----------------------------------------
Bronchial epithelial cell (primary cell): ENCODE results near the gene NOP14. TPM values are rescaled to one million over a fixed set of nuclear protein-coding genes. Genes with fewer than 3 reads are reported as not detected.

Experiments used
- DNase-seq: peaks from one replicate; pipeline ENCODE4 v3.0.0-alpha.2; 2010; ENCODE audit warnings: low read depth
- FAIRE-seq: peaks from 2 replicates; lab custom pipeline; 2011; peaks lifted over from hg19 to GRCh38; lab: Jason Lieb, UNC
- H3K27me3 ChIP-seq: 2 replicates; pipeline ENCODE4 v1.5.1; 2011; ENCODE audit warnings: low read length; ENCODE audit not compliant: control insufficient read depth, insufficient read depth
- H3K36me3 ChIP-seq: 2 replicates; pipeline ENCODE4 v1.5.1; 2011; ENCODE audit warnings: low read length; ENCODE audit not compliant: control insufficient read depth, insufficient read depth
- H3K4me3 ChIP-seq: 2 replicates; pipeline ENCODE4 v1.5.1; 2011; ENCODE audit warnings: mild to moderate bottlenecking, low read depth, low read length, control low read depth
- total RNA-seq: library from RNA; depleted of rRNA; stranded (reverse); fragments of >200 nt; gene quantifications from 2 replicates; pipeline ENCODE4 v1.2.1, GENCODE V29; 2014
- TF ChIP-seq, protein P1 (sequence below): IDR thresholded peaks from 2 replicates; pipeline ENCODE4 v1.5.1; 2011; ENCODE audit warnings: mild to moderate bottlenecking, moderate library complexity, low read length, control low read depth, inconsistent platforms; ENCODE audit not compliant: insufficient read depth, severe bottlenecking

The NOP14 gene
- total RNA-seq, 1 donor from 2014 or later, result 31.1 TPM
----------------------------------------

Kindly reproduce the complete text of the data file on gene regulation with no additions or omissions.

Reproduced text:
Bronchial epithelial cell (primary cell): ENCODE results near the gene NOP14. TPM values are rescaled to one million over a fixed set of nuclear protein-coding genes. Genes with fewer than 3 reads are reported as not detected.

Experiments used
- DNase-seq: peaks from one replicate; pipeline ENCODE4 v3.0.0-alpha.2; 2010; ENCODE audit warnings: low read depth
- FAIRE-seq: peaks from 2 replicates; lab custom pipeline; 2011; peaks lifted over from hg19 to GRCh38; lab: Jason Lieb, UNC
- H3K27me3 ChIP-seq: 2 replicates; pipeline ENCODE4 v1.5.1; 2011; ENCODE audit warnings: low read length; ENCODE audit not compliant: control insufficient read depth, insufficient read depth
- H3K36me3 ChIP-seq: 2 replicates; pipeline ENCODE4 v1.5.1; 2011; ENCODE audit warnings: low read length; ENCODE audit not compliant: control insufficient read depth, insufficient read depth
- H3K4me3 ChIP-seq: 2 replicates; pipeline ENCODE4 v1.5.1; 2011; ENCODE audit warnings: mild to moderate bottlenecking, low read depth, low read length, control low read depth
- total RNA-seq: library from RNA; depleted of rRNA; stranded (reverse); fragments of >200 nt; gene quantifications from 2 replicates; pipeline ENCODE4 v1.2.1, GENCODE V29; 2014
- TF ChIP-seq, protein P1 (sequence below): IDR thresholded peaks from 2 replicates; pipeline ENCODE4 v1.5.1; 2011; ENCODE audit warnings: mild to moderate bottlenecking, moderate library complexity, low read length, control low read depth, inconsistent platforms; ENCODE audit not compliant: insufficient read depth, severe bottlenecking

The NOP14 gene
- total RNA-seq, 1 donor from 2014 or later, result 31.1 TPM